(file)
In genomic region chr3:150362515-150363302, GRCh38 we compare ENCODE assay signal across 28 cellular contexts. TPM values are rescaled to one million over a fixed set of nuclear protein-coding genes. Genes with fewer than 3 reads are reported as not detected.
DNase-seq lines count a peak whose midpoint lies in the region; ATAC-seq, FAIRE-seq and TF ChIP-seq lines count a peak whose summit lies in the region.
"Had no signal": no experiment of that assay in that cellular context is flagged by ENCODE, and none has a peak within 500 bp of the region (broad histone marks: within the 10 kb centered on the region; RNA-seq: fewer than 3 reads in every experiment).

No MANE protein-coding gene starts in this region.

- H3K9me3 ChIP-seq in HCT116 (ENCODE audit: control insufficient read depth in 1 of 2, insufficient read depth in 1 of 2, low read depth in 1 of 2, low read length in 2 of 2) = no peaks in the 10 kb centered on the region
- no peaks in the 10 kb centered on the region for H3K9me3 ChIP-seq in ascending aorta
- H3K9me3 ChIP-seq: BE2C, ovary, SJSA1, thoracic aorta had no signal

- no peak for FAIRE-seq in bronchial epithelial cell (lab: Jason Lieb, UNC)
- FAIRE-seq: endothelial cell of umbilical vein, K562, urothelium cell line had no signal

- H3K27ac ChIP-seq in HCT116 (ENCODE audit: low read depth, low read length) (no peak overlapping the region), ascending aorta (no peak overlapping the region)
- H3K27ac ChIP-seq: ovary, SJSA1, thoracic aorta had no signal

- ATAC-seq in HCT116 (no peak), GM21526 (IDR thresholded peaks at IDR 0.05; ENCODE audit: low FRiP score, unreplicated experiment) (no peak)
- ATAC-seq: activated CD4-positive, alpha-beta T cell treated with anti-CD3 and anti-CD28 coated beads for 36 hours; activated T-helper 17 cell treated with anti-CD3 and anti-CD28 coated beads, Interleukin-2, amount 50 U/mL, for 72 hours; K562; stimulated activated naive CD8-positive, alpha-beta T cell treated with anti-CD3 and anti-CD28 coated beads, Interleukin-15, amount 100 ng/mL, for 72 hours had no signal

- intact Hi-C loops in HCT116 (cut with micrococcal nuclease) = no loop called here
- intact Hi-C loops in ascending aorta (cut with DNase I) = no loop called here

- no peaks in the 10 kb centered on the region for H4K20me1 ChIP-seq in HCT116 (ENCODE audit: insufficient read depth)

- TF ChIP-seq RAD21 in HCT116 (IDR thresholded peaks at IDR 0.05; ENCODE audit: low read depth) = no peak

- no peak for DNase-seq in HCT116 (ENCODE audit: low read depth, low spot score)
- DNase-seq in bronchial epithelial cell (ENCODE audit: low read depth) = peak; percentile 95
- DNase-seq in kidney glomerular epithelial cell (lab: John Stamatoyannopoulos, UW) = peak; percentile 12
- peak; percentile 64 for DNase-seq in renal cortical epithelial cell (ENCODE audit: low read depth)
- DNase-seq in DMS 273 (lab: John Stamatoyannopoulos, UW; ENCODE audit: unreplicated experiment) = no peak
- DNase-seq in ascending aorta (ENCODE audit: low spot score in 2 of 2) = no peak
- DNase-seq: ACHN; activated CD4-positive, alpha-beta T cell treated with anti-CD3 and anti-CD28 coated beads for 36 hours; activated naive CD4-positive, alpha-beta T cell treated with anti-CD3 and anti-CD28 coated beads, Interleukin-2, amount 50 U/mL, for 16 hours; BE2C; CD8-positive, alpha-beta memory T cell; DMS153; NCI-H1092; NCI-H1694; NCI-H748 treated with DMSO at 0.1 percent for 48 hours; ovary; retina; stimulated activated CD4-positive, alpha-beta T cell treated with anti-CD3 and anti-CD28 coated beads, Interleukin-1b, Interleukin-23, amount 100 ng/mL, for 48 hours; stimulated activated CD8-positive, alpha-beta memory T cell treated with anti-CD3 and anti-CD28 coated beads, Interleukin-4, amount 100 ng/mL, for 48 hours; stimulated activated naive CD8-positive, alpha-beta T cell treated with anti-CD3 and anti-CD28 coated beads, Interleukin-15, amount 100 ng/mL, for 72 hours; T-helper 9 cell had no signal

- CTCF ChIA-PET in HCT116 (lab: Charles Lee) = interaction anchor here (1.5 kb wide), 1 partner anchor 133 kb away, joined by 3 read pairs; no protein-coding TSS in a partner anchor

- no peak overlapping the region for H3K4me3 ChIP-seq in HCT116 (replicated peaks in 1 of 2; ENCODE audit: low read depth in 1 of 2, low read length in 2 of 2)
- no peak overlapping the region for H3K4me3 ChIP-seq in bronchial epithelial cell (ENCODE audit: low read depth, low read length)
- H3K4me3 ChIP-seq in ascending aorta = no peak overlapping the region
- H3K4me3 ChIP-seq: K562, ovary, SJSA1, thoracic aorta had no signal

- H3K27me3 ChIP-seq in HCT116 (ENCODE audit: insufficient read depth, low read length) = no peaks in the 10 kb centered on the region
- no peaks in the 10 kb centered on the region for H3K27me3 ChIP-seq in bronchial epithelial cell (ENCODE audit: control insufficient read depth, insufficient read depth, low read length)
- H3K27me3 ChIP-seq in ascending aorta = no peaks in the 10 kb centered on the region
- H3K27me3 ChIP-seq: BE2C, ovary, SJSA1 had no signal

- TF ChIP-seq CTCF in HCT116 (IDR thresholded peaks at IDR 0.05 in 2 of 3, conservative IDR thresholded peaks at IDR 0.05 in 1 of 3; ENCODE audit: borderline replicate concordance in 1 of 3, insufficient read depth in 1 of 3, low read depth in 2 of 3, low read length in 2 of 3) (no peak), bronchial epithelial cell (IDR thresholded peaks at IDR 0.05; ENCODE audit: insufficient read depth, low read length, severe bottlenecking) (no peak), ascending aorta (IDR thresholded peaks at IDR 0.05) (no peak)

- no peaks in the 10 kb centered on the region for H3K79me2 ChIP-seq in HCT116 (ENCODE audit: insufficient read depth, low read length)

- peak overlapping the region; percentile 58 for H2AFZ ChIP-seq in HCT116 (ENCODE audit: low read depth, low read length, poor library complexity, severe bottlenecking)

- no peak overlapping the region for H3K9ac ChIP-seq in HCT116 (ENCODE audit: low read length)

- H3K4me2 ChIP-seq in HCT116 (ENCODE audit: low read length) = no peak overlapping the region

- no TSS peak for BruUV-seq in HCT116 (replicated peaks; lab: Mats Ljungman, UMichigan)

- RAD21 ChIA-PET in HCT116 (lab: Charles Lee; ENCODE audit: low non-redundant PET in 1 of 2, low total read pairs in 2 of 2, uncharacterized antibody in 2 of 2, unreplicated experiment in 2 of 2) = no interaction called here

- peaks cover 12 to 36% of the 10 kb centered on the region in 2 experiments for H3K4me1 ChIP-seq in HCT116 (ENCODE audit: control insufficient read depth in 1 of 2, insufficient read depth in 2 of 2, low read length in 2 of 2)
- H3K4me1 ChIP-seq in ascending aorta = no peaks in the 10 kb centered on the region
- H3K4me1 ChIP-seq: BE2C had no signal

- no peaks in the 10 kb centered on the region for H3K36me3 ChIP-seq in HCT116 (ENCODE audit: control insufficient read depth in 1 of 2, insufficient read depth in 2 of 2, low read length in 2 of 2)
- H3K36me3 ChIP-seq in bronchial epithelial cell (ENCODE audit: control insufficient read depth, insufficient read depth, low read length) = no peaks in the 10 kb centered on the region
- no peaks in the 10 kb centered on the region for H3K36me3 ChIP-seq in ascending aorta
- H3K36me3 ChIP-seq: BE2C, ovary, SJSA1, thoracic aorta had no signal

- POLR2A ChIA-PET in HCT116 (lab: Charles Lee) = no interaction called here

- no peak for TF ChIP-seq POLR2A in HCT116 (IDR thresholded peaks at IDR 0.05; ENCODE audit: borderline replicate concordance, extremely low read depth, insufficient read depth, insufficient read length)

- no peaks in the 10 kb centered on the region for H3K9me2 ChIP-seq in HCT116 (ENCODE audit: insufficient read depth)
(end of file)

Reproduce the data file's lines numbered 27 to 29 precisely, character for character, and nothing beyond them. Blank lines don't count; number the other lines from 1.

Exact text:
- no peak overlapping the region for H3K4me3 ChIP-seq in bronchial epithelial cell (ENCODE audit: low read depth, low read length)
- H3K4me3 ChIP-seq in ascending aorta = no peak overlapping the region
- H3K4me3 ChIP-seq: K562, ovary, SJSA1, thoracic aorta had no signal